The National Credit Union Administration (NCUA) has put Eastern Financial Florida Credit Union into conservatorship, an institution with $1.6 billion in assets. This looks to be the busiest day for regulators since the crisis began. 4 banks and 1 credit union have been shut this Friday. The NCUA Eastern Financial press release reads as follows:
The National Credit Union Administration (NCUA) today assumed control of the operations of Eastern Financial Florida Credit Union, a state-chartered, federally insured credit union headquartered in Miramar, Florida.
The Florida Office of Financial Regulations, Bureau of Credit Union Regulation appointed NCUA as conservator today after placing Eastern Financial Florida Credit Union into conservatorship. NCUA has assumed control of the credit union and has appointed officials from Space Coast Credit Union of Melbourne, Fla., to temporarily manage Eastern Financial Florida Credit Union’s day-to-day operations. NCUA’s goal is to continue credit union service to the members and ensure safe and sound credit union operations.
Service continues uninterrupted at Eastern Financial Florida Credit Union and members are free to make deposits, access funds, make loan payments and use share drafts. While the credit union was placed into conservatorship because of declining financial condition, the decision to conserve a credit union enables the institution to continue normal operations with expert management in place.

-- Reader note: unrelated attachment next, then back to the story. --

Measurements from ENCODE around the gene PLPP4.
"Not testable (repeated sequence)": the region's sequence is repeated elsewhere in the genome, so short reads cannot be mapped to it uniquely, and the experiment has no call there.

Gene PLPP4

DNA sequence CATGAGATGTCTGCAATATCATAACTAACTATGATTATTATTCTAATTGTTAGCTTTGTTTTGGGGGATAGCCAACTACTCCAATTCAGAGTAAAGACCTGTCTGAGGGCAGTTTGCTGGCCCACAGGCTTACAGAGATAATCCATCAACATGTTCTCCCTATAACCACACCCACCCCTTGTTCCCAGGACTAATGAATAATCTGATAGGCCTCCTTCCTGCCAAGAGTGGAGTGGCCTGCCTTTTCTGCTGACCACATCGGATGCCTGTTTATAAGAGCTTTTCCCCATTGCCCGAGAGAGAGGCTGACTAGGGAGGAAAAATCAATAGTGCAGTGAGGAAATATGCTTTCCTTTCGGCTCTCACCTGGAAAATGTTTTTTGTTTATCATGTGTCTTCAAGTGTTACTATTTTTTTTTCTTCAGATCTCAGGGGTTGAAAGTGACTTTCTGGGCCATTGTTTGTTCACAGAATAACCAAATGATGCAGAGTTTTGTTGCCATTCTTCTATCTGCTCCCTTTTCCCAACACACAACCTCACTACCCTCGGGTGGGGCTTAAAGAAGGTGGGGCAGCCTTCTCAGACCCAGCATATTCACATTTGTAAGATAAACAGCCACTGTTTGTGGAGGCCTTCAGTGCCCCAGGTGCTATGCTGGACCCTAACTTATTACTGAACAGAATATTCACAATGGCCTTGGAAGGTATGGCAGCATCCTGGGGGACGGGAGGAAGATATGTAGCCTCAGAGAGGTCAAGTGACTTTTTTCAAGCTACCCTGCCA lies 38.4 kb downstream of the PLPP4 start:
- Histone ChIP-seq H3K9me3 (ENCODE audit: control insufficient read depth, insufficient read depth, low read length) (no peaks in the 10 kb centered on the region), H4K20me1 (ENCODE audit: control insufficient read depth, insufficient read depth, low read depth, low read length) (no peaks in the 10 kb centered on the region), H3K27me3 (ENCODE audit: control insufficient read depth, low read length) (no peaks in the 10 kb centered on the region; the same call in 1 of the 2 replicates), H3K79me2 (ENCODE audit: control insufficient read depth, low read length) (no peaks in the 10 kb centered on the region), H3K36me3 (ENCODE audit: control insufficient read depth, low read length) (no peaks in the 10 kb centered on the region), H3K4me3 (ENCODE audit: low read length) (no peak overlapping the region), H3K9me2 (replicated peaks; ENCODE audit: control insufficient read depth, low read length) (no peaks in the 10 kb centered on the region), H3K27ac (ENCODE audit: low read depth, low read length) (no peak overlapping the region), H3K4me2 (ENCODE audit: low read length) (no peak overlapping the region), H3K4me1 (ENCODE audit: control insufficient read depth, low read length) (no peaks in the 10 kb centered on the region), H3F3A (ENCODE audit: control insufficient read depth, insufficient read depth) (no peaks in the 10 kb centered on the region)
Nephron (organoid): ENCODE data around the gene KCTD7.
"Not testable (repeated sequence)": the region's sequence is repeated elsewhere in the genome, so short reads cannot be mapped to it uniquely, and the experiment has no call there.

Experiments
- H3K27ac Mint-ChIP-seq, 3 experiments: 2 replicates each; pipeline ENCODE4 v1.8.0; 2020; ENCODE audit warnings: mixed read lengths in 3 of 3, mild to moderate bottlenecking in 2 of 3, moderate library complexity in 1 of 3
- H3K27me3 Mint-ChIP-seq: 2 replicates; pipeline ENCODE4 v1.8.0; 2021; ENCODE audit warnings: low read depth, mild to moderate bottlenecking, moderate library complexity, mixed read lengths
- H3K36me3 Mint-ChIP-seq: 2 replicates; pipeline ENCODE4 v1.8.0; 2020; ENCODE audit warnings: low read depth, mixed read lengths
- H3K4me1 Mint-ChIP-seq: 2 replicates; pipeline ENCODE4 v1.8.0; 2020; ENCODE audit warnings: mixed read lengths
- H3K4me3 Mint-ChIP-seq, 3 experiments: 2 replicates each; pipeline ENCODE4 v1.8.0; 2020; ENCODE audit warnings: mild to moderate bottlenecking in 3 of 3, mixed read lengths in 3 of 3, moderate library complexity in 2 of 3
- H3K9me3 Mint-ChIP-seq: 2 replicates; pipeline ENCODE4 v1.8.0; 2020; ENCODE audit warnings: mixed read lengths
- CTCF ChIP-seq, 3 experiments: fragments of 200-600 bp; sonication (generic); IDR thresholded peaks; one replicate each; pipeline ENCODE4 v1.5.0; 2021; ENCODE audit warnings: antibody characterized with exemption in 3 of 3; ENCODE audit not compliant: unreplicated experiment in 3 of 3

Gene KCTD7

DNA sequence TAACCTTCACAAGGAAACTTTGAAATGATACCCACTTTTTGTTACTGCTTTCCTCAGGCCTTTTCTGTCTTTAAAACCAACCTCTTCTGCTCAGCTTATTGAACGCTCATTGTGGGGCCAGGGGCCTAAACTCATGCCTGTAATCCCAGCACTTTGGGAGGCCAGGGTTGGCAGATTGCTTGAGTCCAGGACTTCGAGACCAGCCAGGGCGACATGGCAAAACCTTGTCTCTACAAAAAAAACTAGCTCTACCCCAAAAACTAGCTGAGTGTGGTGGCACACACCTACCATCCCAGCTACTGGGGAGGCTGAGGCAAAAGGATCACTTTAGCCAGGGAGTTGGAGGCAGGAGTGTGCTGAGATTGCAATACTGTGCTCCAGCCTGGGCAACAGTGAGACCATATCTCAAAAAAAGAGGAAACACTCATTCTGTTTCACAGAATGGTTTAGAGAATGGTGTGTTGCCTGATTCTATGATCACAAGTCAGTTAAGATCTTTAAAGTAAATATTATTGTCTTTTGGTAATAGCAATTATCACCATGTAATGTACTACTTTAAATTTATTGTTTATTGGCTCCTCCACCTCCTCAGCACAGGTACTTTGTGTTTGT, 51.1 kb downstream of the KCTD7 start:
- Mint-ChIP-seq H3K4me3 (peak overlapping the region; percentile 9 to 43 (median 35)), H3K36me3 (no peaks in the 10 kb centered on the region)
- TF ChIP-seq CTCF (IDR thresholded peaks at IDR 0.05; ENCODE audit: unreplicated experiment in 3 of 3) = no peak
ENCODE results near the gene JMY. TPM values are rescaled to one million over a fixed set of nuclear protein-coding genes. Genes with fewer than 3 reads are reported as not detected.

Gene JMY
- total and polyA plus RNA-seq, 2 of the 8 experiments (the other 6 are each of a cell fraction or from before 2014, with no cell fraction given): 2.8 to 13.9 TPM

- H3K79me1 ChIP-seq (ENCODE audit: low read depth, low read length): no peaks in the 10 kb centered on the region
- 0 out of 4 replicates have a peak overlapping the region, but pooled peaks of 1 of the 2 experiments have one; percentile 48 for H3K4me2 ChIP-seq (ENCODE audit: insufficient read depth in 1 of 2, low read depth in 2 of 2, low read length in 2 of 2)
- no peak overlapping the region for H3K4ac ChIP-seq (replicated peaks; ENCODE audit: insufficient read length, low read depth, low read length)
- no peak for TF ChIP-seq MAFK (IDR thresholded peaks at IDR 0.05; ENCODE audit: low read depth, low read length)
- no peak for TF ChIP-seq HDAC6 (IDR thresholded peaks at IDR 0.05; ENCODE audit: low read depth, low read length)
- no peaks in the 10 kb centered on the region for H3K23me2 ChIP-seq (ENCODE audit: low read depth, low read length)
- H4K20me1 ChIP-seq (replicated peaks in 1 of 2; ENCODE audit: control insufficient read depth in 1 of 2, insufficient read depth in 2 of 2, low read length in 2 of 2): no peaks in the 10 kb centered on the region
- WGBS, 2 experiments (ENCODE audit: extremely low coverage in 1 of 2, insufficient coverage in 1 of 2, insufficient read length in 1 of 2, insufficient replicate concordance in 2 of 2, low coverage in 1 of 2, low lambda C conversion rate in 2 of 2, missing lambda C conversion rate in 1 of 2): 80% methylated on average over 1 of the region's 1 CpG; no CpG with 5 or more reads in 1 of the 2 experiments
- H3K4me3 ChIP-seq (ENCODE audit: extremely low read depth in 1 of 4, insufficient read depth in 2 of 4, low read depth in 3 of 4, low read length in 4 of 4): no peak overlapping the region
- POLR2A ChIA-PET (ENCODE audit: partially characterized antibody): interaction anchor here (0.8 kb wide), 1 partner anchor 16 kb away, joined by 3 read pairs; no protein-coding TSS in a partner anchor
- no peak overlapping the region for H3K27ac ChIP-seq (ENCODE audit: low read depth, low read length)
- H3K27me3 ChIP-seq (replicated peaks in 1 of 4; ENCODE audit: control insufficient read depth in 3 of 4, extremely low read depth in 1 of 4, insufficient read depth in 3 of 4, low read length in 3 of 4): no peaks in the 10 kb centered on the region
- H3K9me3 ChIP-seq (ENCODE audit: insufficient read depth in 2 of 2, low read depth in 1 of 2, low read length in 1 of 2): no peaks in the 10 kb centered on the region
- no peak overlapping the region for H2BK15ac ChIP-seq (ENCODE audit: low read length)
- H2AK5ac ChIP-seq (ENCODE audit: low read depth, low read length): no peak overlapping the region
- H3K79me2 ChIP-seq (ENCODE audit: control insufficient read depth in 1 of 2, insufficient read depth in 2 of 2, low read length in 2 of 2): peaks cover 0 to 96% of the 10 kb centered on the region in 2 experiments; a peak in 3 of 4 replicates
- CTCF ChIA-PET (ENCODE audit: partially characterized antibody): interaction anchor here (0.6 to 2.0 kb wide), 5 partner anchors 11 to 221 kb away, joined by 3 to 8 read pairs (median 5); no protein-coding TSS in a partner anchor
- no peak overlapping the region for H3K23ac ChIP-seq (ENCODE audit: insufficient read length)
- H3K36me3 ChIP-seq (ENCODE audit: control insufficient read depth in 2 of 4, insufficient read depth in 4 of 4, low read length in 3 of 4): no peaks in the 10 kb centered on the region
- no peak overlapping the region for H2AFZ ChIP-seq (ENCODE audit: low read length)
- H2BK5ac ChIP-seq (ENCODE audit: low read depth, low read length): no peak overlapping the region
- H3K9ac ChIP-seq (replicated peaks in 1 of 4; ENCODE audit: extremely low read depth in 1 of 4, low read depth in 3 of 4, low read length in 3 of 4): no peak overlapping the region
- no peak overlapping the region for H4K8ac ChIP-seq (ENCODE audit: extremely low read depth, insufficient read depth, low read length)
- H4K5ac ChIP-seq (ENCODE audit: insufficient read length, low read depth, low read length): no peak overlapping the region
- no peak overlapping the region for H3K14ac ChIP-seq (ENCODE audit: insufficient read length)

Member accounts are insured to at least $250,000 coverage provided by the National Credit Union Share Insurance Fund, a federal fund backed by the full faith and credit of the U.S. Government. Members with questions about their insurance coverage can contact NCUA’s Share Insurance Call center at 1-800-755-1030, Press 1, Monday through Friday during normal business hours.
Eastern Financial Florida Credit Union was originally chartered in 1937 and today serves Broward, Miami-Dade, Palm Beach, Hillsborough, Pinellas counties and the Jacksonville area. The credit union has approximately $1.6 billion in assets and just over 200,000 members.
We have seen 5 failures in 5 states: Idaho, California, Michigan, Florida and Georgia. Bank failures are popping up in pretty much everywhere now.